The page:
[gmx-developers] C++ in kernels

Mark Abraham mark.j.abraham at gmail.com
Sat Jan 11 17:58:52 CET 2014

On Sat, Jan 11, 2014 at 5:01 PM, Erik Lindahl <erik.lindahl at scilifelab.se>wrote:

> Hi,
> On 11 Jan 2014, at 15:45, David van der Spoel <spoel at xray.bmc.uu.se>
> wrote:
> For the future we should become even more stringent on new code. I
> propose to also prevent new C code from going into the mdrun part of the
> code, at least past release of 5.0. Only by forcing all developers to
> make the switch can we get a broader developer base for future coding.
> When it comes to new modules I fully agree. We should also get better at
> replacing old modules (well, starting with modularizing stuff), but I think
> it’s better to keep _old_ code and patches to it C so we properly clean up
> and modularize as we advance, rather than having a gigantic unstructured
> mix of C and C++ code in all files.

Depending what you mean by "old code", that may not be workable. Anywhere
we want to use task parallelism is going to have to be compiled as C++,
e.g. because TBB requires it. The tasks themselves can be calling "old C"
code (e.g. actual kernels), of course. I think that anywhere we use OpenMP
has already volunteered for being compiled as C++ in the near future,
because it's the performance-critical code we need to work on. PME and
NBNXN stuff that is not actually a kernel, I'm looking at you!

"Old code" such as things we don't care about or plan to throw out at some
point seems likely to stay C until someone cares / it dies. Group kernels,
I'm looking at you! :-)

I do like David's suggestion to require some language-level discipline
about future changes to mdrun. Making that a workable policy requires that
a whole lot more code compiles as C++, which was anyway on my "to do right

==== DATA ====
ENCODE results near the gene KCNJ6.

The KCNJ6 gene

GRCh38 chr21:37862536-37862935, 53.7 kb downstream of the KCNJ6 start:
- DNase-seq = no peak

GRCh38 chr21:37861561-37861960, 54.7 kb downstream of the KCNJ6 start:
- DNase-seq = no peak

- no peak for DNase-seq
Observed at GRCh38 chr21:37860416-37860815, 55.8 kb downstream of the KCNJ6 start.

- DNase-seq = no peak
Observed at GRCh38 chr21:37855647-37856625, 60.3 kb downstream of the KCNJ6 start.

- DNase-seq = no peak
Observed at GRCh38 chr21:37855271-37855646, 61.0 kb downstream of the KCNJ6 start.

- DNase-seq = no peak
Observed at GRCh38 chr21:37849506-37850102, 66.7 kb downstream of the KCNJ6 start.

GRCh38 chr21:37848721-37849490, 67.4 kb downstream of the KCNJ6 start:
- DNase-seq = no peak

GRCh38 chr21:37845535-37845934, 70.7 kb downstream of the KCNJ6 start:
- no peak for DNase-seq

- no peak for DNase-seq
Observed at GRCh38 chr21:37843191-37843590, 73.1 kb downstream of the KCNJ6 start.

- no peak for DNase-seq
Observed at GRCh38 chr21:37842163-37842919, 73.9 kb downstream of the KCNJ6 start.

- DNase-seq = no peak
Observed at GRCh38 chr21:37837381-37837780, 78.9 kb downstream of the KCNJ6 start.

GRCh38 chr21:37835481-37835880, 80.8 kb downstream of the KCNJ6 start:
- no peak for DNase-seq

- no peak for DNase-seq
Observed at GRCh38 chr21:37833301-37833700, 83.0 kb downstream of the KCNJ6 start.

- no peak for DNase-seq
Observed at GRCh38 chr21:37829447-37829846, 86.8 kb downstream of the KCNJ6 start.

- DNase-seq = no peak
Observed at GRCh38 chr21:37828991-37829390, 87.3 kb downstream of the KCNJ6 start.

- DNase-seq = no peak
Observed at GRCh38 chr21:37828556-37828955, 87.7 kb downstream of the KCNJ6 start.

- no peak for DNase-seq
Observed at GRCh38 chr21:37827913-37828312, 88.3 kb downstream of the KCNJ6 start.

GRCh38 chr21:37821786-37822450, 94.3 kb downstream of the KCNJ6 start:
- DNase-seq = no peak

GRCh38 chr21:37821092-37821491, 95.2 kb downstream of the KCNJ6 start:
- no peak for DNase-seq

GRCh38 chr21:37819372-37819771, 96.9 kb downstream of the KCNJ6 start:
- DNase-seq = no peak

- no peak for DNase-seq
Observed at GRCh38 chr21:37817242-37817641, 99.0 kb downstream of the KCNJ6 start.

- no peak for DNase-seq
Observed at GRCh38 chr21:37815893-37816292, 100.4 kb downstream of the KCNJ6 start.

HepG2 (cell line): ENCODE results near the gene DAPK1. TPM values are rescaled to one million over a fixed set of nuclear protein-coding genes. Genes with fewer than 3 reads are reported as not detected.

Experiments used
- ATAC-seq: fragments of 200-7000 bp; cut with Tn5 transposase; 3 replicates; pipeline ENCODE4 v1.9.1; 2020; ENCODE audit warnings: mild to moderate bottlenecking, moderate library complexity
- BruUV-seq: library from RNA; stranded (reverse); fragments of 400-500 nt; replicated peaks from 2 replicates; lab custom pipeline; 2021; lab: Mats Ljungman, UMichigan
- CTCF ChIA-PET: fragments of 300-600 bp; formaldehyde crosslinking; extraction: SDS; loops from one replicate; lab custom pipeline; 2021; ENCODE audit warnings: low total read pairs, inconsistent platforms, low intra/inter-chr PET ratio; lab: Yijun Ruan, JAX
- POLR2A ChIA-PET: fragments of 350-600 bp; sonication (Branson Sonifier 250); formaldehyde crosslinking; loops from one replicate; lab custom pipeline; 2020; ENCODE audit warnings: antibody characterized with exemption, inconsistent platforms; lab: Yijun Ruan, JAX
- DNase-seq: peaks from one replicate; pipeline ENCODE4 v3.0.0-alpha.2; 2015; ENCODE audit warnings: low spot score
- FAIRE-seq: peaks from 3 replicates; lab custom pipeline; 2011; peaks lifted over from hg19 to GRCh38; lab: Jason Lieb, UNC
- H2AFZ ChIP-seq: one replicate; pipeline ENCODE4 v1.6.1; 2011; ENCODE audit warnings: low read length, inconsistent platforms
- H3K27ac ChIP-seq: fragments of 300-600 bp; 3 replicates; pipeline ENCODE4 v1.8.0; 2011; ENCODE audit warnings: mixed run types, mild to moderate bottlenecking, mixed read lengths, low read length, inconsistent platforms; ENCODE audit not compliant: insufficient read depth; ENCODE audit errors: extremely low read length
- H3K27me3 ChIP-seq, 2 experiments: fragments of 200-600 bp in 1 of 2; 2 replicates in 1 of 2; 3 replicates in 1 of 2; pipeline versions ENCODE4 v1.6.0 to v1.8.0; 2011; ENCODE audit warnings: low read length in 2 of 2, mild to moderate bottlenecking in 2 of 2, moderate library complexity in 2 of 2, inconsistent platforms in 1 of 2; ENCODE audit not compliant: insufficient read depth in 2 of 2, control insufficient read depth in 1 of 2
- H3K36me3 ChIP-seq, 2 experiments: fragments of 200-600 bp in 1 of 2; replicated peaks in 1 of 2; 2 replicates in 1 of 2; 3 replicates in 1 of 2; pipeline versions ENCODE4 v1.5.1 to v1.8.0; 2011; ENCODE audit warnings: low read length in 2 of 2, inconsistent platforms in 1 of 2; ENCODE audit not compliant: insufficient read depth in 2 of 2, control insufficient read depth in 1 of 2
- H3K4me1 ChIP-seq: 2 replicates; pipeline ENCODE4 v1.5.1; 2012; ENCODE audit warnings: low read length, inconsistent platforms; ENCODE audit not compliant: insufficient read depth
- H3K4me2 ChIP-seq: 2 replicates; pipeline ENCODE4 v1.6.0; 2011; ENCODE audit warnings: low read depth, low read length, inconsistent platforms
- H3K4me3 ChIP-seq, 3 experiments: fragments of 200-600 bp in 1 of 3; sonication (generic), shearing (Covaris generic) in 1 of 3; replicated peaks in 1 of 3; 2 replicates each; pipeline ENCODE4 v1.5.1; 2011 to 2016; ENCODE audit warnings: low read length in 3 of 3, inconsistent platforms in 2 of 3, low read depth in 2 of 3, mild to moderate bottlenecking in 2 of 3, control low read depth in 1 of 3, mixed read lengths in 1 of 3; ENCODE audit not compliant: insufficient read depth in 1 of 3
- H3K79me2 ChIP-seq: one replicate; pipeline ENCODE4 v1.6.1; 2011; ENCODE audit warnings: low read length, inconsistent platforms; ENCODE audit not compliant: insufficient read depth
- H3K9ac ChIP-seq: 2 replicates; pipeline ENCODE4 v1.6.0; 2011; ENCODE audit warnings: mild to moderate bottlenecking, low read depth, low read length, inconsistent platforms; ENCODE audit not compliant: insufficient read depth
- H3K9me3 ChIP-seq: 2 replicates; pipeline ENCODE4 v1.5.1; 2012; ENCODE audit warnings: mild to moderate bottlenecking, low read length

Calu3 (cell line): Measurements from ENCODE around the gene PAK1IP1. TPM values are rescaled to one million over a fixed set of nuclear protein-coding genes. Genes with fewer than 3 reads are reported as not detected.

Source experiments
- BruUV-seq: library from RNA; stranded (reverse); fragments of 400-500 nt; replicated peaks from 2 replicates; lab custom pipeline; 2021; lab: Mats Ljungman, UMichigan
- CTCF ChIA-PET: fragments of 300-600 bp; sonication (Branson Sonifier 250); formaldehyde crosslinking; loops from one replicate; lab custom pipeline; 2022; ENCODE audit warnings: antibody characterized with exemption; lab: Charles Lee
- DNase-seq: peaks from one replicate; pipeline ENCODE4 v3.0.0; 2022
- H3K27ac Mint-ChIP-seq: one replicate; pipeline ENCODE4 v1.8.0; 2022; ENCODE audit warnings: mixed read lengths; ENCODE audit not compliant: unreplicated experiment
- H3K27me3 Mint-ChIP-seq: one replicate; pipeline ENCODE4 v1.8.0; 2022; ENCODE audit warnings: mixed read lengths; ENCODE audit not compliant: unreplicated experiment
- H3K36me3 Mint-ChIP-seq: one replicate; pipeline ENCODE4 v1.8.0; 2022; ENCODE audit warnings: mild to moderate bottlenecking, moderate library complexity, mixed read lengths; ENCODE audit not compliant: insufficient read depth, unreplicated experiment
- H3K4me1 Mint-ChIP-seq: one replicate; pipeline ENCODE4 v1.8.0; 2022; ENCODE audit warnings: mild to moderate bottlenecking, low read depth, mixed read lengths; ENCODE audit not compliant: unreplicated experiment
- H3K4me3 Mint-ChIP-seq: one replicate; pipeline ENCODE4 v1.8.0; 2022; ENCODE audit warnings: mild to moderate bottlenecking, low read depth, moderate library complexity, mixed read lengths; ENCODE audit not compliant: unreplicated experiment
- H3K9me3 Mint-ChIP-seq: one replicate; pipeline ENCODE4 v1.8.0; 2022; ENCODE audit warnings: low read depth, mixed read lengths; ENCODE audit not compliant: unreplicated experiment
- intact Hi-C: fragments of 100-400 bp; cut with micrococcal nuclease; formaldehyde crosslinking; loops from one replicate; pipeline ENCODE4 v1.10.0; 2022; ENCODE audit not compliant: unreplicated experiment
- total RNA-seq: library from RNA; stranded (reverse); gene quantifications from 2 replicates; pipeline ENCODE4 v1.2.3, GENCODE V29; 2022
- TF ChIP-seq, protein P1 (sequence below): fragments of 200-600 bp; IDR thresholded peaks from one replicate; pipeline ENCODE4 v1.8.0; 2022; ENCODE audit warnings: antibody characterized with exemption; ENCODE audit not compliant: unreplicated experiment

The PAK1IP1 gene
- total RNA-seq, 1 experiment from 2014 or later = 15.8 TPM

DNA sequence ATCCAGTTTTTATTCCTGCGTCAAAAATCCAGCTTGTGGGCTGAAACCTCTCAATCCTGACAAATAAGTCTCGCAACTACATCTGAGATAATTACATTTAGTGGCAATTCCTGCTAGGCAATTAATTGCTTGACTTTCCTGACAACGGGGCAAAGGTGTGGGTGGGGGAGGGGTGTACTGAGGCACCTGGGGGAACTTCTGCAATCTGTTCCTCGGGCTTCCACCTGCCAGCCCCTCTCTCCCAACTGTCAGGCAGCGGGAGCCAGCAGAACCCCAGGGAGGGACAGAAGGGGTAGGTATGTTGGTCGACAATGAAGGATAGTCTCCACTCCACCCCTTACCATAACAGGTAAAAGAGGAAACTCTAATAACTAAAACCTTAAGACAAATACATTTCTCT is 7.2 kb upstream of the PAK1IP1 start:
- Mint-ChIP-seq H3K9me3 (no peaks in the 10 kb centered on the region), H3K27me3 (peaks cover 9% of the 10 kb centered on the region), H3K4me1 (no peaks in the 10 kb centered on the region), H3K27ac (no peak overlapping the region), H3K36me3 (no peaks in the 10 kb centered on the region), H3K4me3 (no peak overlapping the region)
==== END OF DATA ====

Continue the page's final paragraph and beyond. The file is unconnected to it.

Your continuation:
after 5.0 releases" list. I want to move away from content like do_md()
being littered with C and preprocessor conditionality. We have the ongoing
need to implement algorithms in the face of huge configure- and run-time
flexibility, which is a natural fit for the Strategy design pattern. (In
September, I had plans to get started on this, which I deferred for some
hoped-for changes from Michael, which unfortunately didn't happen.) That
all combines naturally.

Of course, an mdrun bug fix should generally be a stylistic match with the
code that's around it.

There will be problems when (for example) people like Christian, Magnus or
 Carsten comes along with an otherwise useful, well-written and workable
feature like LJPME/TNG support/CompEl in gerrit recently/right now, but
which is not C++, perhaps with new data structures that do not even follow
http://www.gromacs.org/Developer_Zone/Programming_Guide/Encapsulation, etc.
If the code with which it might work can call C++, then we'd have to take
the hard line, no matter how much we like our friends ;-) If it can't call
C++, then probably it's a signal that it should get worked on... but right
now it seems there are too few hands to the wheel for all the unglamorous
heavy lifting that will need doing. I can live with that, but it will mean
a period of time of unknown length where someone with limited C++
background and/or not in Stockholm will basically have no chance of getting
anything accepted in GROMACS. I'd certainly like a month or so to actually
convert some existing code as examples, before we might really adopt such a
policy. We all need to learn a bit more, here.

So, to answer Roland's original question, STL vectors for NBNXN cluster
index lists seem like a good first step. The arrays get used in the kernel
functions, but the lengths are not, so passing in &vector[0] will be fine,
because of the std::vector guarantee of contiguity and the lack of need for
SIMD alignment. This would lead to bad performance only on an architecture
where the C++ compiler cannot do as good a job as the C compiler, even for
such a simple case. We have already accepted that this kind of thing could
happen sometime somewhere. We are not going to shed tears over it. We'll
only shed blood fixing it if it's g++ on x86, too ;-)



> Cheers,
> Erik
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